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- Proposed National Priorities for Health (2021)
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- Proposed New PCORI Methodology Standards (2017)
Comment on the Proposed New and Revised PCORI Methodology Standards (2016)
- 1. Standards for Formulating Research Questions
- 10: Standards for Studies of Diagnostic Tests
- 12. Standards on Research Designs Using Clusters
- 13: General Comments on the Proposed Revisions to the PCORI Methodology Standards
- 2: Standards Associated with Patient-Centeredness
- 3: Standards for Data Integrity and Rigorous Analysis
- 4: Standards for Preventing and Handling Missing Data
- 5: Standards for Heterogeneity of Treatment Effects
- 6: Standards for Data Registries
- 7: Standards for Data Networks as Research-Facilitating Structures
- 8. Standards for Causal Inference Methods
- 9. Standards for Adaptive Trial Designs
- Peer-Review Process Comments (2014)
- Draft Methodology Report Public Comment Period (2012)
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At PCORI, our mission is to fund research that can help patients and those who care for them make better-informed decisions about their health care. When people contribute to this research, it’s important that they hear about the results they’ve helped make possible.
Sharing the overall results of studies with participants fulfills an important ethical responsibility to those who take part in research. We have always encouraged PCORI-funded researchers to return results to their study participants and have recently made improvements to our process to emphasize the importance of this practice and support awardees in their efforts. Now, we are providing a clearer, more consistent message to our awardees about results return and will reinforce this message throughout the award and research process.
|Sharing results with research participants fulfills an important ethical responsibility to those who take part in research. PCORI is now doing more to help its awardees return overall study results to participants. Find out how: https://bit.ly/3ebUHYY||CLICK TO TWEET|
Changes Encourage Early Planning
Beginning with our Cycle 2 2020 PCORI Funding Announcements, awardees may ask for up to $2,500 to support results return activities. This change will allow us to review researchers’ plans for results return early and help us better track return activities. We will also ask investigators to provide details of these activities in their Draft Final Research Report. Returning results could be as simple as sharing the results summary, which is tailored to a lay audience.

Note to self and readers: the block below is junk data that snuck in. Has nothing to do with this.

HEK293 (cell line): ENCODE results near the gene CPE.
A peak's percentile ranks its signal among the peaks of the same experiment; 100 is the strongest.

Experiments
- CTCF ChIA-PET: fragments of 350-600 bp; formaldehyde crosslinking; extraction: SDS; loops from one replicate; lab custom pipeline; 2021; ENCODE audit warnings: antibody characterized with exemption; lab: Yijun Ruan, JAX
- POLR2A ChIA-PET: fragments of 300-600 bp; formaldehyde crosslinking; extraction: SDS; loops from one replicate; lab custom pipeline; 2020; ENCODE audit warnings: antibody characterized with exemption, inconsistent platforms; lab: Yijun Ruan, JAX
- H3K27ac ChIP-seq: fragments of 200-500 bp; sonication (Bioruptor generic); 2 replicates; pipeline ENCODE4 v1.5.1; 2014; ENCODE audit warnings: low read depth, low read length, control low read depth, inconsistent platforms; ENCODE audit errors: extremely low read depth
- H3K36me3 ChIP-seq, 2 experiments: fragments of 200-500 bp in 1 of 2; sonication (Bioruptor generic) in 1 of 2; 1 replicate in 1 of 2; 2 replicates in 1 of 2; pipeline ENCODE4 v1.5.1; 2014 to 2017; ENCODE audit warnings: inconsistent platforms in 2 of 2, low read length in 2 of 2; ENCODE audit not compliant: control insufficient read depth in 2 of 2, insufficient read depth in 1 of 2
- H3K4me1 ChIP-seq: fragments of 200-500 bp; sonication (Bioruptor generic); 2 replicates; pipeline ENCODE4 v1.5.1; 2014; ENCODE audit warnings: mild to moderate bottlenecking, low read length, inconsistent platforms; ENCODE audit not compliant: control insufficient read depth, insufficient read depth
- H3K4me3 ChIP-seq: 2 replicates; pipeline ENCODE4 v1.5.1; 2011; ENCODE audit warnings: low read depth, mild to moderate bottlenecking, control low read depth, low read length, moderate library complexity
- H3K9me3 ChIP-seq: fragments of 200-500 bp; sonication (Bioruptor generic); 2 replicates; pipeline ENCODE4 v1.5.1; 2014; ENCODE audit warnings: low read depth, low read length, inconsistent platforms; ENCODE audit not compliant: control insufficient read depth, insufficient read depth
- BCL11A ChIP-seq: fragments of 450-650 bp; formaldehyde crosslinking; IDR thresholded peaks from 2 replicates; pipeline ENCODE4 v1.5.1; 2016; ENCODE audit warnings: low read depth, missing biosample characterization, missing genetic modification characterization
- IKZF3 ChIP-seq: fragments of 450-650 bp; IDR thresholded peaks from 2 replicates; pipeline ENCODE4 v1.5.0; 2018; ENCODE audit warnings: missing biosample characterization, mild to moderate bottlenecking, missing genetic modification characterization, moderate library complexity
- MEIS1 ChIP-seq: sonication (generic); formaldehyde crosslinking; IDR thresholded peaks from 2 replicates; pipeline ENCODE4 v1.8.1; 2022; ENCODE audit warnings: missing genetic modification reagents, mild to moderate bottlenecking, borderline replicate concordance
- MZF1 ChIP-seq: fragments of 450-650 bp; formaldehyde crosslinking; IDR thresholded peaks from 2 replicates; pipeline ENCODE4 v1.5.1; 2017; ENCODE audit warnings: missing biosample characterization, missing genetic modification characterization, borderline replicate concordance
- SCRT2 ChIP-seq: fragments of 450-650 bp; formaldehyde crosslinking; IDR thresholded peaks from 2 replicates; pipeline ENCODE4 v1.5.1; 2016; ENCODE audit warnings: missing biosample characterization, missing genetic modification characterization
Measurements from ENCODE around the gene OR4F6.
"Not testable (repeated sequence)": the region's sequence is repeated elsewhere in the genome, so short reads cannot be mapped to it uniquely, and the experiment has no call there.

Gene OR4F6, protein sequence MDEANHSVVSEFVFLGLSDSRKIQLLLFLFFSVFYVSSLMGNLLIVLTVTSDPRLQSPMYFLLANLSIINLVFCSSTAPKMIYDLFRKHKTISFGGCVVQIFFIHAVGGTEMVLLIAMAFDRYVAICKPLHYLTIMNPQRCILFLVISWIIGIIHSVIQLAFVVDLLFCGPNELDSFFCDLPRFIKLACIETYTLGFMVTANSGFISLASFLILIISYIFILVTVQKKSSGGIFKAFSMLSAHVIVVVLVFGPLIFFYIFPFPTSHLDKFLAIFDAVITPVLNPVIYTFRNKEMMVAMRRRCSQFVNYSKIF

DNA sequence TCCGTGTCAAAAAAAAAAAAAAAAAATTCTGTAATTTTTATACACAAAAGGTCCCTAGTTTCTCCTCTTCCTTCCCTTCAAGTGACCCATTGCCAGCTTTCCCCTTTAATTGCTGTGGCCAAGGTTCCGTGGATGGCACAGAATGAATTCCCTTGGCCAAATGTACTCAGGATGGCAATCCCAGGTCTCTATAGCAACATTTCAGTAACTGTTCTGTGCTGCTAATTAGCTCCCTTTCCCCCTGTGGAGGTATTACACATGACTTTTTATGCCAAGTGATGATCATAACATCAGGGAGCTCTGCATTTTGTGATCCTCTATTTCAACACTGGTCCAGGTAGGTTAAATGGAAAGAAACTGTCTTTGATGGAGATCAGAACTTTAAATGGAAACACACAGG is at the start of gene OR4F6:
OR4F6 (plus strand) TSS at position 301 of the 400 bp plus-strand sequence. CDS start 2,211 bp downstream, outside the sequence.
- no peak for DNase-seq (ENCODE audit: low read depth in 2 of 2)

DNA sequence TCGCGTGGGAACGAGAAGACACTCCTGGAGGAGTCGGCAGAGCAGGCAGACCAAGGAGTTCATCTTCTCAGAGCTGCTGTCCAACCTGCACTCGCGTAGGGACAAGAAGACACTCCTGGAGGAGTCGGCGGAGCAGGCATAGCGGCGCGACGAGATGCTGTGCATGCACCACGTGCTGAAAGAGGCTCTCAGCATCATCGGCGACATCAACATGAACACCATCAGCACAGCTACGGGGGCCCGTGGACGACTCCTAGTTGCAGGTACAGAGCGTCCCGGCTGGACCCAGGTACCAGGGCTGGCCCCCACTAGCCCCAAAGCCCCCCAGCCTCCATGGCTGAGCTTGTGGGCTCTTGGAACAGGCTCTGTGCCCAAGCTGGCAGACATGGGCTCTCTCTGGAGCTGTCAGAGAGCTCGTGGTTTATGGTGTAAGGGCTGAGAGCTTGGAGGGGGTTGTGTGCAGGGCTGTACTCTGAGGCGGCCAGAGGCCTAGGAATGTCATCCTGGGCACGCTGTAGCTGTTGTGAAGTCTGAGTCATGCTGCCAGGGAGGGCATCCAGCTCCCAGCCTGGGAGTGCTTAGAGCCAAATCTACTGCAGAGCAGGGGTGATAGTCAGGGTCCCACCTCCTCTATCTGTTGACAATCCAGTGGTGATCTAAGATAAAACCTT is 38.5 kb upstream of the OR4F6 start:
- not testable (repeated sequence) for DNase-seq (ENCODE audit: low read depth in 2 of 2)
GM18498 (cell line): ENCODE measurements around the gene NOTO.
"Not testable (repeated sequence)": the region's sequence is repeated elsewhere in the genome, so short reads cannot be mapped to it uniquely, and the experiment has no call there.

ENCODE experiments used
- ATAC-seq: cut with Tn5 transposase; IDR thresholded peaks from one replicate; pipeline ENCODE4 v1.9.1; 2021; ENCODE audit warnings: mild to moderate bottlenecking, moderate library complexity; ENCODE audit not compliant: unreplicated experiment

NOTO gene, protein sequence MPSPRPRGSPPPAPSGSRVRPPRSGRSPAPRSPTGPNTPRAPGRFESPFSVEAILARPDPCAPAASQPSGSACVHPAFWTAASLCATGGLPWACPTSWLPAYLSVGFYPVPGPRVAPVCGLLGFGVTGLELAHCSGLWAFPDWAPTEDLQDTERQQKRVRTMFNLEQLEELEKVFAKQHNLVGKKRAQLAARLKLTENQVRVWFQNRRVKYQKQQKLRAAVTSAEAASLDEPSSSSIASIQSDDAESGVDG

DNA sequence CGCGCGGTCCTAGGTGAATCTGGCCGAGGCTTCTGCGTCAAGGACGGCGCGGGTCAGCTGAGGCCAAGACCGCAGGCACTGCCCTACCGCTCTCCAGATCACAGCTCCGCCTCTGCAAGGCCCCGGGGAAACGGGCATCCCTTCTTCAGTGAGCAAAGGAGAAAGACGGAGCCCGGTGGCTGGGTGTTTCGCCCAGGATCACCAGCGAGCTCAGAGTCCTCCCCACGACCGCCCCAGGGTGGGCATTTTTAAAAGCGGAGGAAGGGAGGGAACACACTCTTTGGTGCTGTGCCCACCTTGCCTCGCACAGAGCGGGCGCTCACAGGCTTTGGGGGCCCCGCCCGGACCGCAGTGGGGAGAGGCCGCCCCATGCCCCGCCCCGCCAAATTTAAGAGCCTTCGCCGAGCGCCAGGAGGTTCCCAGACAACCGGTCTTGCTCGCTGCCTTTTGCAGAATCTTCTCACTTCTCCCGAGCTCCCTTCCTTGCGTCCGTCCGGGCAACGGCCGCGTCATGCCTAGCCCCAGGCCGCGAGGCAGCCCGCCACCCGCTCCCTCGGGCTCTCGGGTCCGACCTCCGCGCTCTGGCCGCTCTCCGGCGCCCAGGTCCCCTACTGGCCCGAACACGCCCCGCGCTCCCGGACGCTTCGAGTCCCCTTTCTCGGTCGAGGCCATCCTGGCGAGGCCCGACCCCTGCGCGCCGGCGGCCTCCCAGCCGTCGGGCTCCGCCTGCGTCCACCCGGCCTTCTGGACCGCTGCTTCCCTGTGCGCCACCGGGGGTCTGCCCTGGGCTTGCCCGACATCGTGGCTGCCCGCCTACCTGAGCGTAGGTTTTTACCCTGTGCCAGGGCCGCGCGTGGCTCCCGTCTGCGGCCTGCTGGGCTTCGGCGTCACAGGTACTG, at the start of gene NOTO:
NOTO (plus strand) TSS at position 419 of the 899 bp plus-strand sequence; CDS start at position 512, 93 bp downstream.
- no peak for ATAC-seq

Interest in promoting the return of results to study participants has been growing around the world. The European Union is laying the groundwork for a policy requiring clinical research sponsors to produce plain-language summaries of trial results, which would be posted to a public website, and to let participants know the results are available.
Removing Barriers to Sharing Results
Several journal articles show that despite viewing the practice as an important part of conducting research, investigators often don’t follow through, citing cost, logistics, and review policies as barriers. And not all funders encourage their supported researchers to undertake return activities. A study published in the September 2019 issue of The BMJ Open, which surveyed clinical trial authors indexed in PubMed from 2014 to 2015 who had enrolled individual patients, found that only 17 percent of their funders had suggested returning results to study participants.
Sharing the overall results of studies with participants fulfills an important ethical responsibility to those who take part in research.
Through PCORI’s heightened support for and prioritization of this important work, we aim to be part of the solution. We know that most PCORI-funded researchers intend to return results to individuals who take part in their studies, and we hope that by allowing awardees to budget for these activities and asking them to plan them earlier in their projects, we can help all our supported investigators complete this step in their research.